The data presented in this report indicate that many young persons in the United States engage in sexual risk behavior and experience negative reproductive health outcomes. In 2004, approximately 745,000 pregnancies occurred among U.S. females aged <20 years. In 2006, approximately 22,000 adolescents and young adults aged 10--24 years in 33 states were living with human immunodeficiency virus/acquired immune deficiency syndrome (HIV/AIDS), and approximately 1 million adolescents and young adults aged 10--24 years were reported to have chlamydia, gonorrhea, or syphilis. One-quarter of females aged 15--19 years and 45% of those aged 20--24 years had evidence of infection with human papillomavirus during 2003--2004, and approximately 105,000 females aged 10--24 years visited a hospital emergency department (ED) for a nonfatal sexual assault injury during 2004--2006. Although risks tend to increase with age, persons in the youngest age group (youths aged 10--14 years) also are affected. For example, among persons aged 10--14 years, 16,000 females became pregnant in 2004, nearly 18,000 males and females were reported to have sexually transmitted diseases (STDs) in 2006, and 27,500 females visited a hospital ED because of a nonfatal sexual assault injury during 2004--2006.
Although the majority of negative outcomes have been declining for the past decade, the most recent data suggest that progress might be slowing, and certain negative sexual health outcomes are increasing. For example, birth rates among adolescents aged 15--19 years decreased annually during 1991--2005 but increased during 2005--2007, from 40.5 live births per 1,000 females in 2005 to 42.5 in 2007 (preliminary data). The annual rate of AIDS diagnoses reported among males aged 15--19 years has nearly doubled in the past 10 years, from 1.3 cases per 100,000 population in 1997 to 2.5 cases in 2006. Similarly, after decreasing for >20 years, gonorrhea infection rates among adolescents and young adults have leveled off or had modest fluctuations (e.g., rates among males aged 15--19 years ranged from 285.7 cases per 100,000 population in 2002 to 250.2 cases per 100,000 population in 2004 and then increased to 275.4 cases per 100,000 population in 2006), and rates for syphilis have been increasing (e.g., rates among females aged 15--19 years increased from 1.5 cases per 100,000 population in 2004 to 2.2 cases per 100,000 population in 2006) after a significant decrease during 1997--2005.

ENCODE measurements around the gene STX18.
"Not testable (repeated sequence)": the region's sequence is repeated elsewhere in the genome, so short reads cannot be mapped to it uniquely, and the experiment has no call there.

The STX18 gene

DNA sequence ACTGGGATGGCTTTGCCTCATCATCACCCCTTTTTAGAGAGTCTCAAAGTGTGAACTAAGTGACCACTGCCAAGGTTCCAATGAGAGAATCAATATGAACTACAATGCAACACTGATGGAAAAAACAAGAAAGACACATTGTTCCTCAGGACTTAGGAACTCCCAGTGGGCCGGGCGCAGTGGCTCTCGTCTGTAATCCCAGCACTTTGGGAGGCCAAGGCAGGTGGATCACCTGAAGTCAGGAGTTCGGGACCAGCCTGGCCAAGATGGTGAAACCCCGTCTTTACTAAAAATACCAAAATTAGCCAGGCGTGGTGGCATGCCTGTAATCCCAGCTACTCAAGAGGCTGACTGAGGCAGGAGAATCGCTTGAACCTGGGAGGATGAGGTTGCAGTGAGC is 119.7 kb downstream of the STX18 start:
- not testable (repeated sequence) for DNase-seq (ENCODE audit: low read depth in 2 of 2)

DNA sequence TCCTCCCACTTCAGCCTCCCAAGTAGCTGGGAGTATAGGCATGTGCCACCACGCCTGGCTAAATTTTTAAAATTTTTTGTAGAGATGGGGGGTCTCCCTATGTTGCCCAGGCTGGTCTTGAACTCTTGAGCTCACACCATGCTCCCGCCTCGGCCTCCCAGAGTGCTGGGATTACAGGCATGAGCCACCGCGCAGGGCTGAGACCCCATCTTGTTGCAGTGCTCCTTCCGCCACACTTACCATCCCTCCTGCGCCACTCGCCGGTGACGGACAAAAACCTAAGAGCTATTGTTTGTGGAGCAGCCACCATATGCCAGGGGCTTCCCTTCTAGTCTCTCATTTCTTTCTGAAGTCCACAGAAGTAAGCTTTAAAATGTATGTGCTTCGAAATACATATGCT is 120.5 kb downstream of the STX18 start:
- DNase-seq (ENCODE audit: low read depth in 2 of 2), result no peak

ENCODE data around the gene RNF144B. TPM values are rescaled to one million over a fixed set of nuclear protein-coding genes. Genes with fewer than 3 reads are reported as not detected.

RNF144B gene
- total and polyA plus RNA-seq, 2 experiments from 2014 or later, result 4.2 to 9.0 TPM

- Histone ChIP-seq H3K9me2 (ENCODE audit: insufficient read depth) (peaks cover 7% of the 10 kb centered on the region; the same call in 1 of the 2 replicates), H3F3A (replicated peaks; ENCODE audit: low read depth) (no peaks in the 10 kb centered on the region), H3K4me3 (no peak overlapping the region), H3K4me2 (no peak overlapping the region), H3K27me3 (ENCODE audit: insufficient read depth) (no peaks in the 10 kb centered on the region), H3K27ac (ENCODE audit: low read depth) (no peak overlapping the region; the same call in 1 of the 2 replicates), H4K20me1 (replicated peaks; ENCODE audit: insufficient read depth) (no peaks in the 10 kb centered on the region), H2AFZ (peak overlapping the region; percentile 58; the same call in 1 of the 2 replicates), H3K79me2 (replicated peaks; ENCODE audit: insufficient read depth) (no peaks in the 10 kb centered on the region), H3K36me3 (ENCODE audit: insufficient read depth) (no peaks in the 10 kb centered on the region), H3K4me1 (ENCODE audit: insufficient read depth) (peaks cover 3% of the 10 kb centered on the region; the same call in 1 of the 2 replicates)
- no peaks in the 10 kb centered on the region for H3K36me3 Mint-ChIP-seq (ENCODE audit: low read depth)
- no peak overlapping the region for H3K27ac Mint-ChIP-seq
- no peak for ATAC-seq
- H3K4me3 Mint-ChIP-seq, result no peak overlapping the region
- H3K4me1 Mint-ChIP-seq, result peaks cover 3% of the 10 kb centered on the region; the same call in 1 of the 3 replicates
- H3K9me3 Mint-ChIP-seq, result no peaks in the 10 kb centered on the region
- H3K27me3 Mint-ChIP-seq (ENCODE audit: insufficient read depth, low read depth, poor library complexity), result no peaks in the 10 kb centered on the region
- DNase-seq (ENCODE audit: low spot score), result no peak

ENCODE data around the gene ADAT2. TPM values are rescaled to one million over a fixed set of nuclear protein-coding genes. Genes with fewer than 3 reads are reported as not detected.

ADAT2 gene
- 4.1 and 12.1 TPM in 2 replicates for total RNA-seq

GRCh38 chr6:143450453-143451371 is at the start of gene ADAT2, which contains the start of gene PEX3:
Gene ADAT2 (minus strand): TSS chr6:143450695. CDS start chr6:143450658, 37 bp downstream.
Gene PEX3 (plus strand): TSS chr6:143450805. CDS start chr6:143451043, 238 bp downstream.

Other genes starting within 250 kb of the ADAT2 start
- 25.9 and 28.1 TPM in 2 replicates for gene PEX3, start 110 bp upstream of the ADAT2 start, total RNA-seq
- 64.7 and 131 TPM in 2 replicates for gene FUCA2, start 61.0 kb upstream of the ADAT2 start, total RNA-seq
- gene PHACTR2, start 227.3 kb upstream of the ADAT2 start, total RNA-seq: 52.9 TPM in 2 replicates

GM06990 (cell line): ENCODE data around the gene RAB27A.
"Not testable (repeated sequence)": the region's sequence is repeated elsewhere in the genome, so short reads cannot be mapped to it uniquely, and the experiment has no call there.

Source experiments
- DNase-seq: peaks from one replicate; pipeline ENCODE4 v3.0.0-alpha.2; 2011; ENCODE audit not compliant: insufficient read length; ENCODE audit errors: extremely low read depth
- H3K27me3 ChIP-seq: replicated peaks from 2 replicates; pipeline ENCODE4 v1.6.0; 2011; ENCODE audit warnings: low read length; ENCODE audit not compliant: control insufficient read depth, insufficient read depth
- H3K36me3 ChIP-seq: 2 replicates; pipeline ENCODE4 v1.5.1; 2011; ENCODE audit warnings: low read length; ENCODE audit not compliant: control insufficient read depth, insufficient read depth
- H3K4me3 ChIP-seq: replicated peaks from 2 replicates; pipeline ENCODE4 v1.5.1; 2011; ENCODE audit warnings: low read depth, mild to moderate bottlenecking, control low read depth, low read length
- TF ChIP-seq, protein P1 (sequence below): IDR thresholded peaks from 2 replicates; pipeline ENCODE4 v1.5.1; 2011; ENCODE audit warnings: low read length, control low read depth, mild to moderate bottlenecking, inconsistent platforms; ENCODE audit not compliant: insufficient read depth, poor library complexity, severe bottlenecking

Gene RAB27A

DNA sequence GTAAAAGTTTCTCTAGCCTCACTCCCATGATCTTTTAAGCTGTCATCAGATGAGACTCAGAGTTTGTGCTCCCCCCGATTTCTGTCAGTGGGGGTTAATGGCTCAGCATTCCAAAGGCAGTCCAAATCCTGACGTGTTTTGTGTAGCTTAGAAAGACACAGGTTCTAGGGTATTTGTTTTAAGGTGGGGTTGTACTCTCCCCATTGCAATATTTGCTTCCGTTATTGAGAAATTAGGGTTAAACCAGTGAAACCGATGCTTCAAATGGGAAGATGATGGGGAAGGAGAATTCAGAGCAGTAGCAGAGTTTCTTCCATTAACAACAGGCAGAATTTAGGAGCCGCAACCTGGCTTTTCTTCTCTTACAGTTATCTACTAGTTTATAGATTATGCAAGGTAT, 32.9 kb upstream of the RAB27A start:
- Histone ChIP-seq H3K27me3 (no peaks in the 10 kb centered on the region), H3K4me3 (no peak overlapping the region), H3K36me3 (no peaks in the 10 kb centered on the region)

What does all of this tell us people? The ghosts of our pasts are not just affecting our lives right now, they are also going to ruin the lives of our children. It's not shows/movies/music that talk about sex. That's what the puritanical remnants would have you believe, but it's simply not true. They are not the enemy. What we need to fight is how we deal with exposing our children to sex in general, and how open we are with them about their own sexual curiosity and inclinations. We need stop hiding sex from our children, or throwing our arms up in outrage when we find they've had the slightest bit of exposure.
Sexual responsibility has sometimes been equated with gun safety. Those of the 'conservative wisdom' would argue that comprehensive sexual education is like giving children a loaded weapon. But that theory is as bad as all their others. The gun is already loaded, and it's already in the child's possession. You can't take it away, no matter what information you withhold from them. Sexuality is part of our physical make-up, and it's not dictated by anyone's agenda, neither conservative or liberal. Comprehensive sexual education is actually teaching the child how to transform their sexual identity from a dangerous weapon to a tool for their own advancement and evolution. And until we get that through our heads, it is our children who will suffer for our ignorance.
When I grow up, I want to be; whoever Joss Whedon wants to be, when he grows up. I am a writer because it's the first thing I want to do when I wake up in the morning; aside from eating and using the lavatory of course. My work includes screenplays, short stories, film/TV/music reviews and socio-political commentary. The last one is a fancy way of saying I like to shoot my mouth off on many topics. I excel at using $1.50 words. They gone up, thanks to inflation. Isn't our economy awesome?
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candy green gustavson
1.13.10 @ 10:18a
katherine (aka clevertitania)
1.13.10 @ 10:39a
Curious if that link is meant to illustrate my point or refute it, but it certainly performs the former. Colleges should be teaching two main things, in my opinion; information and philosophy. Most all college courses fall into either or both (for instance, sociology teaches information that's been studied an encourages philosophical discussion of that information). But it should be a place where you get all the information you need and learn to form your own opinions. Sure, abstinence before marriage could be called a philosophy, but if you take Psych 101, you're going to hear view points from more than just Freud .
For the record, I would back a pro-abstinence curriculum that taught all about sex (and STD/pregnancy prevention), but just talked more in depth about the pros of abstinence. That would be a class I could support. But sadly, most classes that focus on abstinence don't teach only withhold